The Piper Cub Crosses a Major Literary Milestone

I’m working in my study and the Cub wanders in.

He looks at my bookshelf and says, “Will you read something to me, Daddy?”

I say “Sure!”

“It’s from a big book,” he warns.

“That’s fine,” I reassure him.

He pulls out one of my most attractive hard cover books, bound in red, with lovely calligraphic titles, and opens it to the start.

I begin to read:

"Three rings for the Elven kings, under the sky,

Seven for the Dwarf lords in their halls of stone,

Nine for mortal Men doomed to die…"

I finish the poem and he thinks for a moment, says “Thank you, Daddy!” and toodles off again.

That made my day! Thanks!

Cool. How old is he?

Tolkien, right? (I’m not a fan, but I respect the fans.). If he had asked you to read the first pages of Mervyn Peake’s Gormenghast I would have been even more impressed.

Just as well he didn’t read himself “Jabberwocky.” He could have sent himself into another dimension and vanished in front of your very eyes.

Not quite a literary milestone but …

When my oldest was something like nine or ten he was not doing so great in school and I had slight concerns. Then he came up from watching tv downstairs and told he just watched something he loved and that I should watch it too. “Monty Python and the Search for the Holy Grail, Dad. You should watch it.”

That’s when I knew he was going to do just fine.

I remember, when I was a young child, asking my Dad to read me a story from a certain big book on his bookshelf. The book was the Collected Works of Shakespeare. I didn’t know that at the time; I just knew it was a big book, and must have lots of wonderful stories inside.

Dad loved Shakespeare, and did his best. It wasn’t word-for-word, of course; but Dad described the plays as they unfolded, included the quotable parts (“Fire burn and cauldron bubble” and “To be or not to be?”), and did his best to tell Shakespeare’s stories in words a six-year-old could understand. I loved it.

I still enjoy Shakespeare to this day, probably thanks to my Dad, and those long-ago story readings. Glad to hear that you’re introducing the Cub to Tolkien and literature, and I hope he grows up enjoying it as much as I enjoy Shakespeare.

My kids (25-29) still occasionally remind me how much they enjoyed that I read the entirety of the Hobbit and TLOTR to them. The songs were tough!

Great story, NP! Get 'em hooked early, that’s the best way. I read The Hobbit to each of our sons in turn, and my wife and I read all the Harry Potter books over the years aloud to the boys, but I must confess that our middle son and I have sort of bogged down in LOTR - been a few months since we last read any of it together. We should give it another shot this summer once he’s done with school.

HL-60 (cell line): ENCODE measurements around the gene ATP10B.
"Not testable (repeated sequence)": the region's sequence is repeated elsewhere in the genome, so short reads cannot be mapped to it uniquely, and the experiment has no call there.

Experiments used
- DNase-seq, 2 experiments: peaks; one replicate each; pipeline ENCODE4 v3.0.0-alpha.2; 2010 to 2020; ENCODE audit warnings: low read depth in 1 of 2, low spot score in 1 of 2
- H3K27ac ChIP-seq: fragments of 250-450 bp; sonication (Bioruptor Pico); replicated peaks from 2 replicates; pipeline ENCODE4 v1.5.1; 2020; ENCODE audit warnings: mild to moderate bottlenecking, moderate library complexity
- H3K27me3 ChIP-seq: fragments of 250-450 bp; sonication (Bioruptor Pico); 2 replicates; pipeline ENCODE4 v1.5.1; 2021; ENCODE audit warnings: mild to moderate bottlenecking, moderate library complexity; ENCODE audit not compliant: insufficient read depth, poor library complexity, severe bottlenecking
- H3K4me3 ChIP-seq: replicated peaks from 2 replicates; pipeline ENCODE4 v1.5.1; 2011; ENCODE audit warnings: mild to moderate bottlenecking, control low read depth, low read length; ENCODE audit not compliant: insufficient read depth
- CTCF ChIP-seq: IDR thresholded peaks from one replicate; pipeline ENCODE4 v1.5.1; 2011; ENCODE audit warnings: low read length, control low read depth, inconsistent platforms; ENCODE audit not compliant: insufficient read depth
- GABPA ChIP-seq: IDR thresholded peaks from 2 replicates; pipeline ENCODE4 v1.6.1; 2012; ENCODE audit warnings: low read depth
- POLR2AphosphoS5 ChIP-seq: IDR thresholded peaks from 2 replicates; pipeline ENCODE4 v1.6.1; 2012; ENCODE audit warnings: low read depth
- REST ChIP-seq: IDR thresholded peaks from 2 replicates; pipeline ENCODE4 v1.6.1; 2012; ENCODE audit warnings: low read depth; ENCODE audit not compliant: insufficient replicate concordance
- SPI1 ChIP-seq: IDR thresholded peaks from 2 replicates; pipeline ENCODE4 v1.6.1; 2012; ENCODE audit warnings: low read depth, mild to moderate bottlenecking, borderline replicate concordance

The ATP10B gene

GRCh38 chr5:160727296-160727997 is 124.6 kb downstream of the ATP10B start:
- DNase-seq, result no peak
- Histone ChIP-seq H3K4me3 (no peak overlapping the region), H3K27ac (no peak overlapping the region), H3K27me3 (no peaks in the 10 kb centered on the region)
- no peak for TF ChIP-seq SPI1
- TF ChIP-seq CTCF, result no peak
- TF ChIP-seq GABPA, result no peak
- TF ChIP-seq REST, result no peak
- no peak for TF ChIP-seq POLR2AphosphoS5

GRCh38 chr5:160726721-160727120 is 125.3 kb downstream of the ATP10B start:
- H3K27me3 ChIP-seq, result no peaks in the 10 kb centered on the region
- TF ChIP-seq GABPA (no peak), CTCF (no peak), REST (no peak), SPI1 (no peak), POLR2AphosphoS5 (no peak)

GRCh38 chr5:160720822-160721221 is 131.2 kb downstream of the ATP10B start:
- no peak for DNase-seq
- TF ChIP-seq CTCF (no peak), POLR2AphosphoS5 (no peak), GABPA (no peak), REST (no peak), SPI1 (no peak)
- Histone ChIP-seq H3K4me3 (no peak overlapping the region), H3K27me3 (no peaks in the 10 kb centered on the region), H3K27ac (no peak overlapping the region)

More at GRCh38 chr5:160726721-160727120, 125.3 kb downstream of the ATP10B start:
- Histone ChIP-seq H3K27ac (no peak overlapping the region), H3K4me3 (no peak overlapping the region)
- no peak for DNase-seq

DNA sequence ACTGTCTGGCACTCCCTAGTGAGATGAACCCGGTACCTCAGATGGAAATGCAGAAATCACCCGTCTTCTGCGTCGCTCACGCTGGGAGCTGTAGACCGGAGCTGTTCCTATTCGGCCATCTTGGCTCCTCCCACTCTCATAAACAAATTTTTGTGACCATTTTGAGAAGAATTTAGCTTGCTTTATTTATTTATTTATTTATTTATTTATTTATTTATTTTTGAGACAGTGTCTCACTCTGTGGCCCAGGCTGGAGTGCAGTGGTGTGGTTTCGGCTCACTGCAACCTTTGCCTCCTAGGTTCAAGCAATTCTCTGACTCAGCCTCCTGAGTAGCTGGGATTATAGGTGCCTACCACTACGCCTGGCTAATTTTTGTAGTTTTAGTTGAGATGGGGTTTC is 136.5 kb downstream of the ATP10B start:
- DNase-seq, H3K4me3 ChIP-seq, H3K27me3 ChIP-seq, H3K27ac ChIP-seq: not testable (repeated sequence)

Heh. Good work. I read JRRT’s works to my kids before they were 6. They’re still fans to this day, well over two decades later.

I think the Hobbit is next up.

Spoon, we got him some Usborne books for his level, which included prose versions of Hamlet and Macbeth. He really liked them and re-read them. Not so keen on Romeo and Juliet.

We always read to our daughter at bedtime. This began when she was one day old.

I believe because her parents always had their noses in a book, she became an excellent reader.

Her third grade teacher told the class, if anyone reads more books than me over summer vacation, I will take them to lunch.

And my daughter was treated to lunch.

This month she published her first book.

Reading is a beautiful thing.

I preferred another story by them, a funny one titled “The Proud Robot”

My sixth grade teacher read “The Hobbit” to us, and I attribute to him my love for sci-fi and fantasy. I got the chance to tell him so at his retiement party.

I think my love for SF and Fantasy began with my second grade teacher’s reading of Charlie and the Chocolate Factory. (Her Willy Wonka voice was amazing.) Also I credit my third grade teacher’s reading of The Wonderful Flight to the Mushroom Planet. (She had an equally excellent Mr. Bass voice.)

Cool. Now, start reciting the hymn of Elbereth, in Elvish, and see if he finishes it for you. :slight_smile:

A Elbereth Gilthoniel
Silivren penna miriel

And the Cub discovered that Apple TV has the LOTR movies on it.

Watched Fellowship last weekend; Two Towers was last night’s Friday family movie.

Loves the battle scenes, and talking to me about why the different characters are doing different things.

Literally bouncing on the chesterfield at some of the battles, but definitely wanting Mom or Dad to stay with him during the spooky bits.

So what was the book? :confused:

:stuck_out_tongue: d&r

I hope you covered his eyes when Legolas skiied downstairs on a shield at Helm’s Deep. :: shudder ::

Oh no, that was one of the best parts, in the Cub’s estimation. :slight_smile:

His favourites in the movie were Legolas and the ‘guy with the sword’. The Cub is a bit weak sometimes on names, but picking out the ‘guy with the sword’ in a set of movies full of sword play was actually easy: Strider/Aragorn. (Although each time I referred to Strider or Aragorn, he would say “Who?”)

Interestingly, when the Witch King Naz Gûl is facing Éowyn and says “No man can kill me”, the Cub immediately said, gleefully, “But she’s not a man!” Then Merry stabbed him in the leg and I said, “Neither is Merry”, which he found humourous.

And then in horror in the climax: “He bit off Frodo’s finger?!?”